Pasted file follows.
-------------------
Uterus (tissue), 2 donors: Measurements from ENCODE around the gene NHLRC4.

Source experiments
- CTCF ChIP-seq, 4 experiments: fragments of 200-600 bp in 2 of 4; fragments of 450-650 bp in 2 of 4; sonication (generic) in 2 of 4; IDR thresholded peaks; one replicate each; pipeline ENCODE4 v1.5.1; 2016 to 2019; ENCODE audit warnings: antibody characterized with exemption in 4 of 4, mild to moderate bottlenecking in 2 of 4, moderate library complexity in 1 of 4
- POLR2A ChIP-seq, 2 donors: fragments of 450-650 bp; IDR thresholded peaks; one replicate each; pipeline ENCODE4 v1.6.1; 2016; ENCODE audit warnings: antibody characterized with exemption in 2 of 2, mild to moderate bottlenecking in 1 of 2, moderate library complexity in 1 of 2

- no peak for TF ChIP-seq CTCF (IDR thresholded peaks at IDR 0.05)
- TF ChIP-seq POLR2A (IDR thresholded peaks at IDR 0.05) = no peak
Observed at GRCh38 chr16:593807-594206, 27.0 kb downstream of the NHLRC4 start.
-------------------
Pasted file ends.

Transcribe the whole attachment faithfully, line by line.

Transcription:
Uterus (tissue), 2 donors: Measurements from ENCODE around the gene NHLRC4.

Source experiments
- CTCF ChIP-seq, 4 experiments: fragments of 200-600 bp in 2 of 4; fragments of 450-650 bp in 2 of 4; sonication (generic) in 2 of 4; IDR thresholded peaks; one replicate each; pipeline ENCODE4 v1.5.1; 2016 to 2019; ENCODE audit warnings: antibody characterized with exemption in 4 of 4, mild to moderate bottlenecking in 2 of 4, moderate library complexity in 1 of 4
- POLR2A ChIP-seq, 2 donors: fragments of 450-650 bp; IDR thresholded peaks; one replicate each; pipeline ENCODE4 v1.6.1; 2016; ENCODE audit warnings: antibody characterized with exemption in 2 of 2, mild to moderate bottlenecking in 1 of 2, moderate library complexity in 1 of 2

- no peak for TF ChIP-seq CTCF (IDR thresholded peaks at IDR 0.05)
- TF ChIP-seq POLR2A (IDR thresholded peaks at IDR 0.05) = no peak
Observed at GRCh38 chr16:593807-594206, 27.0 kb downstream of the NHLRC4 start.